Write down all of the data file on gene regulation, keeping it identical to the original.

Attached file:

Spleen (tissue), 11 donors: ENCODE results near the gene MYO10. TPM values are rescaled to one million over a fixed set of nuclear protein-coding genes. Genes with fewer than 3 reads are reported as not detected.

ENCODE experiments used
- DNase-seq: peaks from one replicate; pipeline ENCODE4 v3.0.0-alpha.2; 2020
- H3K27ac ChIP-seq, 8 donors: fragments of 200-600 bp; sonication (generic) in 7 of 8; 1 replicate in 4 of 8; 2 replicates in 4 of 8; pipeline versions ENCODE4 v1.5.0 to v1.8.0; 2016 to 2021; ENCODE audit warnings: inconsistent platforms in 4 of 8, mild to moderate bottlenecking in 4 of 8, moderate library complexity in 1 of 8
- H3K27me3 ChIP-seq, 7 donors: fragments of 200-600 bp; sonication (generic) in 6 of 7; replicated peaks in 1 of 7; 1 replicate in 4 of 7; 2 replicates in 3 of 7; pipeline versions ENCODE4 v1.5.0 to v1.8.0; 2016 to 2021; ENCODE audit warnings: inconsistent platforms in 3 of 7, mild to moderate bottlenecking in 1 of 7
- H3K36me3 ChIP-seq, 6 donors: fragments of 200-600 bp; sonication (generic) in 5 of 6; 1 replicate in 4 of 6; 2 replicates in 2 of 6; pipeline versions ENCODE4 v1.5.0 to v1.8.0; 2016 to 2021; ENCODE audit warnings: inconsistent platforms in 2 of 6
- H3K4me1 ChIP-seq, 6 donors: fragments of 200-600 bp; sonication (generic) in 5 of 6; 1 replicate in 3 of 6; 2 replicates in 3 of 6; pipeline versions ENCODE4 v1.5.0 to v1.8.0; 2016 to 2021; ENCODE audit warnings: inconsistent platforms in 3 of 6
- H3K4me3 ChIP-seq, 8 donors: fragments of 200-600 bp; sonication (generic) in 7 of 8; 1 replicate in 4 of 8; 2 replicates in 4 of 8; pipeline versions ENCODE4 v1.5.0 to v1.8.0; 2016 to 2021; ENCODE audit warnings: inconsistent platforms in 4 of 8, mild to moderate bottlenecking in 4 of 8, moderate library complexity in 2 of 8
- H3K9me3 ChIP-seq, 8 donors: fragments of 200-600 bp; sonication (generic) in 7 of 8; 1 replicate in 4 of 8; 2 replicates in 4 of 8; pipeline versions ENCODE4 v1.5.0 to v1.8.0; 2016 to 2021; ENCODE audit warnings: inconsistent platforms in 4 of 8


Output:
Spleen (tissue), 11 donors: ENCODE results near the gene MYO10. TPM values are rescaled to one million over a fixed set of nuclear protein-coding genes. Genes with fewer than 3 reads are reported as not detected.

ENCODE experiments used
- DNase-seq: peaks from one replicate; pipeline ENCODE4 v3.0.0-alpha.2; 2020
- H3K27ac ChIP-seq, 8 donors: fragments of 200-600 bp; sonication (generic) in 7 of 8; 1 replicate in 4 of 8; 2 replicates in 4 of 8; pipeline versions ENCODE4 v1.5.0 to v1.8.0; 2016 to 2021; ENCODE audit warnings: inconsistent platforms in 4 of 8, mild to moderate bottlenecking in 4 of 8, moderate library complexity in 1 of 8
- H3K27me3 ChIP-seq, 7 donors: fragments of 200-600 bp; sonication (generic) in 6 of 7; replicated peaks in 1 of 7; 1 replicate in 4 of 7; 2 replicates in 3 of 7; pipeline versions ENCODE4 v1.5.0 to v1.8.0; 2016 to 2021; ENCODE audit warnings: inconsistent platforms in 3 of 7, mild to moderate bottlenecking in 1 of 7
- H3K36me3 ChIP-seq, 6 donors: fragments of 200-600 bp; sonication (generic) in 5 of 6; 1 replicate in 4 of 6; 2 replicates in 2 of 6; pipeline versions ENCODE4 v1.5.0 to v1.8.0; 2016 to 2021; ENCODE audit warnings: inconsistent platforms in 2 of 6
- H3K4me1 ChIP-seq, 6 donors: fragments of 200-600 bp; sonication (generic) in 5 of 6; 1 replicate in 3 of 6; 2 replicates in 3 of 6; pipeline versions ENCODE4 v1.5.0 to v1.8.0; 2016 to 2021; ENCODE audit warnings: inconsistent platforms in 3 of 6
- H3K4me3 ChIP-seq, 8 donors: fragments of 200-600 bp; sonication (generic) in 7 of 8; 1 replicate in 4 of 8; 2 replicates in 4 of 8; pipeline versions ENCODE4 v1.5.0 to v1.8.0; 2016 to 2021; ENCODE audit warnings: inconsistent platforms in 4 of 8, mild to moderate bottlenecking in 4 of 8, moderate library complexity in 2 of 8
- H3K9me3 ChIP-seq, 8 donors: fragments of 200-600 bp; sonication (generic) in 7 of 8; 1 replicate in 4 of 8; 2 replicates in 4 of 8; pipeline versions ENCODE4 v1.5.0 to v1.8.0; 2016 to 2021; ENCODE audit warnings: inconsistent platforms in 4 of 8